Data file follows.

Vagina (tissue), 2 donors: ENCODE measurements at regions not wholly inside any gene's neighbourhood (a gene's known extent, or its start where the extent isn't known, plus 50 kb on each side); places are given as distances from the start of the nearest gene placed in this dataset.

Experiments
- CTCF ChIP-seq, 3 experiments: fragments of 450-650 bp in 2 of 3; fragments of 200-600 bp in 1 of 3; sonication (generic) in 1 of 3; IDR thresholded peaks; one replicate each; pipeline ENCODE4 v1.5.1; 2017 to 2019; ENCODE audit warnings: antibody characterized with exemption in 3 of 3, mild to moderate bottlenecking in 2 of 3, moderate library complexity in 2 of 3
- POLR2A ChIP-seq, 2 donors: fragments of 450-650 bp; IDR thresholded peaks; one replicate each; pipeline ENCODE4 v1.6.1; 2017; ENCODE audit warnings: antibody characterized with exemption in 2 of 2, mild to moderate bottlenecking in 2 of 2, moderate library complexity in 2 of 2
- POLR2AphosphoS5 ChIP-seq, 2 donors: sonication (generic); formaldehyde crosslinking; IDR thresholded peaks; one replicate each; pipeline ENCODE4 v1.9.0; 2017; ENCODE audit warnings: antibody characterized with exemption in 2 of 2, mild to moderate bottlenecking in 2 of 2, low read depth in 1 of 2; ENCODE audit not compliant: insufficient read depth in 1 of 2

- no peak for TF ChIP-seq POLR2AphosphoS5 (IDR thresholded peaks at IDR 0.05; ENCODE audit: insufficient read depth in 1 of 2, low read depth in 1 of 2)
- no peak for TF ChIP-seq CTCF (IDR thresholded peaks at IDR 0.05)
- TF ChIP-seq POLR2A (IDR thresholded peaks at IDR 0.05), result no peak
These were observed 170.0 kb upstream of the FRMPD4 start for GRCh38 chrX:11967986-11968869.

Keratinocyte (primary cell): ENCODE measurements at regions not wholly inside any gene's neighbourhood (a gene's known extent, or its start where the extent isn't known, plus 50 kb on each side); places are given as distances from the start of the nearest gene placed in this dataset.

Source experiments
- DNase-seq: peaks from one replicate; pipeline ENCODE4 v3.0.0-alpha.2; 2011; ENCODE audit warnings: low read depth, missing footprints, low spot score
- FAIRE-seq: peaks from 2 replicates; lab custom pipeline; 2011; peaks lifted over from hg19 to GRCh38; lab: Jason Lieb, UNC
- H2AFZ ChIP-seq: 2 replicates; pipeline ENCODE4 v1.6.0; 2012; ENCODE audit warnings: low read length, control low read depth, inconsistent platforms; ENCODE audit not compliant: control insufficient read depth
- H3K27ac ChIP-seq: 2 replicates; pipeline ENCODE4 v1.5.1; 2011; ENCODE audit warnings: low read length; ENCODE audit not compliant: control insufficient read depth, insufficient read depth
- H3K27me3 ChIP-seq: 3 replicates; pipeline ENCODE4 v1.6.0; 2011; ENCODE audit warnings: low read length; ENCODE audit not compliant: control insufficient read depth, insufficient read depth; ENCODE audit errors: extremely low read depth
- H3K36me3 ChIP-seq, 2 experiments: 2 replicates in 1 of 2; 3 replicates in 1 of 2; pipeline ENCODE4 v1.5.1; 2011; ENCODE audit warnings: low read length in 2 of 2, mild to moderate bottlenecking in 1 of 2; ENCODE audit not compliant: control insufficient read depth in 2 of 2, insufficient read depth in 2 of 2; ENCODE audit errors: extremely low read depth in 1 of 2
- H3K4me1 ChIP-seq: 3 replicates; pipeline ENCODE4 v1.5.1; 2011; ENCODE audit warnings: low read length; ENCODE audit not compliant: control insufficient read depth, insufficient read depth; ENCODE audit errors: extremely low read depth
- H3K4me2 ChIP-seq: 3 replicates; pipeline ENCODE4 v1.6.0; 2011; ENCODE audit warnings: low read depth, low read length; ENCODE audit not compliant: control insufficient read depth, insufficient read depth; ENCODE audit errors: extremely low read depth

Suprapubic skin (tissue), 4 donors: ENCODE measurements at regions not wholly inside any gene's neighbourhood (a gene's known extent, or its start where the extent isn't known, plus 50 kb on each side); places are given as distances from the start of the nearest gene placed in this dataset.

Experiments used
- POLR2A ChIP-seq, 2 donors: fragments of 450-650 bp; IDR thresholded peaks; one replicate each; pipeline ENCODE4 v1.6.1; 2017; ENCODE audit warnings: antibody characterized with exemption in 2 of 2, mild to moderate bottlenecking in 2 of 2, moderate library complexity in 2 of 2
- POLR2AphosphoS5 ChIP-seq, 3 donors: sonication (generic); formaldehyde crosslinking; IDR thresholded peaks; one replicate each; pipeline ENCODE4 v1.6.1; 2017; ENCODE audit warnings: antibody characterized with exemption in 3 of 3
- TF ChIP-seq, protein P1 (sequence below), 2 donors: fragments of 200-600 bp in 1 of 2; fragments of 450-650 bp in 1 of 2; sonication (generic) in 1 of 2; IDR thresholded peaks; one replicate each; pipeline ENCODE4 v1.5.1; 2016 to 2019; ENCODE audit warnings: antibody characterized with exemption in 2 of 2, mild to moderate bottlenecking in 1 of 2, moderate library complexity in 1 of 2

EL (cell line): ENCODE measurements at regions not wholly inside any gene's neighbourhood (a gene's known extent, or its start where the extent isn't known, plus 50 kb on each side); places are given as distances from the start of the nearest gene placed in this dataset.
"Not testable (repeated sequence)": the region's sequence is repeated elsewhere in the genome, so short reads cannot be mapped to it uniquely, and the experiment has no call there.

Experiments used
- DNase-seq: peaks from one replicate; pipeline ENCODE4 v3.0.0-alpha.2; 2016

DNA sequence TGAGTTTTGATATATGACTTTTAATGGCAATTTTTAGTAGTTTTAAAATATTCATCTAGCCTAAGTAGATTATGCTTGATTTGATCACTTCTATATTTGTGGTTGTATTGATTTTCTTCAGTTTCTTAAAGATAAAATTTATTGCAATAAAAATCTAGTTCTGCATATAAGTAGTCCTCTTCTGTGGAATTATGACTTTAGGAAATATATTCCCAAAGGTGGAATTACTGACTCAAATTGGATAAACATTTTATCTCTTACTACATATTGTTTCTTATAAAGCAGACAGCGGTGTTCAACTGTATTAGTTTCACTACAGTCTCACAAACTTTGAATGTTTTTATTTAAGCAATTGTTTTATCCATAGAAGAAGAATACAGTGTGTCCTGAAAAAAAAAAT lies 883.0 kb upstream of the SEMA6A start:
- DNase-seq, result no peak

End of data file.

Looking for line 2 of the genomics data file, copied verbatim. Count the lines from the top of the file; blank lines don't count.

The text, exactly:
Experiments